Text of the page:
I began studying offshoring models, including EDS's foray into India, while doing research for my recently published book, Offshoring IT Services: A Framework for Managing Outsourced Projects. Organizations typically consider several inputs while formulating their offshoring road maps, and selecting an appropriate offshoring model is one of the key steps in the process. There are several factors to consider, including aspects of international business strategy -- selecting the country, scanning the landscape and deciding on the sourcing strategy. Tracing the history of EDS's foray into India is akin to walking down the offshoring memory lane. When the company set up its liaison office in New Delhi in 1995, offshore outsourcing was not even seriously discussed in the high-tech world. Instead, the focus during the mid-'90s was on the looming Y2k threat and on opportunities presented by e-commerce and the dot-com boom.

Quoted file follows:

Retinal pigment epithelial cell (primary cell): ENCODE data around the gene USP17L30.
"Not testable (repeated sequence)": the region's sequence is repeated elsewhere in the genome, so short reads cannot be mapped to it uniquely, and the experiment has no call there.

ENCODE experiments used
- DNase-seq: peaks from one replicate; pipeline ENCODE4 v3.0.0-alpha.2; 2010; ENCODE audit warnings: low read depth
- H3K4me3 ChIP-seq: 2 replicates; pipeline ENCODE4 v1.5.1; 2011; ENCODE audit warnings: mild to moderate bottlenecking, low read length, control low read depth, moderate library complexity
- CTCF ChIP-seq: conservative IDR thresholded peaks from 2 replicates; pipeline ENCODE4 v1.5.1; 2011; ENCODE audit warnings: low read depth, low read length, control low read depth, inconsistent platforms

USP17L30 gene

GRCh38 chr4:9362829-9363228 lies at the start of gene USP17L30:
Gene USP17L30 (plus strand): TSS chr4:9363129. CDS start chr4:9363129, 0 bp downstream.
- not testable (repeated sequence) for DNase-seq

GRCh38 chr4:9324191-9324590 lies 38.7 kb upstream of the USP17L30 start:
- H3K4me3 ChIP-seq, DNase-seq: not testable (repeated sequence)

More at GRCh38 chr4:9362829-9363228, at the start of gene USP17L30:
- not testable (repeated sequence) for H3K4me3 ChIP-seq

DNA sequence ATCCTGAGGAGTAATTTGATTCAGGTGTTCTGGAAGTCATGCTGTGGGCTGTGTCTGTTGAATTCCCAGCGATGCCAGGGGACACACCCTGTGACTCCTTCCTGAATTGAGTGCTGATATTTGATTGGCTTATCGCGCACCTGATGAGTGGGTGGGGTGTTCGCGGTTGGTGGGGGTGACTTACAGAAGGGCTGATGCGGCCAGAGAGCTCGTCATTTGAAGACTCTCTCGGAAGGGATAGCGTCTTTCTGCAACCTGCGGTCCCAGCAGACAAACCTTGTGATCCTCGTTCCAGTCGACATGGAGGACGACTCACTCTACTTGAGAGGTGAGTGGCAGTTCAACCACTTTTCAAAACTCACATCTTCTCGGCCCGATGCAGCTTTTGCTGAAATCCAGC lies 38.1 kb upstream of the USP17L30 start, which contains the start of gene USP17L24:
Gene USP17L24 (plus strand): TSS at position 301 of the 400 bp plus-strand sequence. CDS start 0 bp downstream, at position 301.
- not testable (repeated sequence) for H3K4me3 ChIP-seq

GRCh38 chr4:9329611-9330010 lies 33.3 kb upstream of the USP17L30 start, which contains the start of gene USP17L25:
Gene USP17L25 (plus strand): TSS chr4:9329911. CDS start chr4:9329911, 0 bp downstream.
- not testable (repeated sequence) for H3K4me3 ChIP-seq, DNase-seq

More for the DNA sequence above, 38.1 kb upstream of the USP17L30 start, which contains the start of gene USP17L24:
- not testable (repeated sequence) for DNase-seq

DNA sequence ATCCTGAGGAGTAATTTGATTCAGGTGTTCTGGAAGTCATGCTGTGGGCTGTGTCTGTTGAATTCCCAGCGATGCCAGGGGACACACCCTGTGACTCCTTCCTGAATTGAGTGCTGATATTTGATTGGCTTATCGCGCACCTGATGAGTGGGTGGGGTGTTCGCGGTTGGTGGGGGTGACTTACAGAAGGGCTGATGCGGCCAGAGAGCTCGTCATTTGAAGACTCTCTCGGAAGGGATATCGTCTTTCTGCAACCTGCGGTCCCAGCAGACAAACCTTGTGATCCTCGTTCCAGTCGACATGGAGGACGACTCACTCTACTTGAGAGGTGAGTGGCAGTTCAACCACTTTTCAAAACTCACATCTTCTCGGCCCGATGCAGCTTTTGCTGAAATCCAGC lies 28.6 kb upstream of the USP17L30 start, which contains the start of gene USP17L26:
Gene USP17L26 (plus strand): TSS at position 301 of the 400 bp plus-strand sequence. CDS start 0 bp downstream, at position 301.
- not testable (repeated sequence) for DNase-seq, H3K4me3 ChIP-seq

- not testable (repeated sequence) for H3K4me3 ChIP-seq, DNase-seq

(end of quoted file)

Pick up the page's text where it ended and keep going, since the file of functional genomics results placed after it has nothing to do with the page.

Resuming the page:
Between 1996 and 1999, EDS increased its offshore presence by expanding operations in India and setting up development centers, and by 2001, the company was operating four facilities, connected by global satellite and communication links. The company perhaps had an edge over smaller service organizations in that it was already successfully bidding for large multibillion-dollar outsourcing deals in the U.S. and elsewhere. The souring economy after 2001 affected EDS in more ways than one. Not only was the tech industry in doldrums, but marquee clients such as WorldCom Inc. and American Airlines Inc. that had signed multiyear, multibillion-dollar deals had gone belly-up, filing for Chapter 11 protection. This was also the time when offshoring began to be seriously considered as a viable option to leverage the global talent pool while competing on cost.

Fast forward to the present. Offshore is being used as a verb by business leaders who swear by Thomas Friedman's vision of a flatter world. EDS was perhaps faced with the equivalent of a "build versus buy" decision. It could have continued to build on its existing global operations, aggressively hiring and trying to grow, but perhaps decided that the alternative -- acquiring an emerging local player -- would get it there in a shorter time. Business leaders and sourcing managers are bound to be studying EDS's move closely.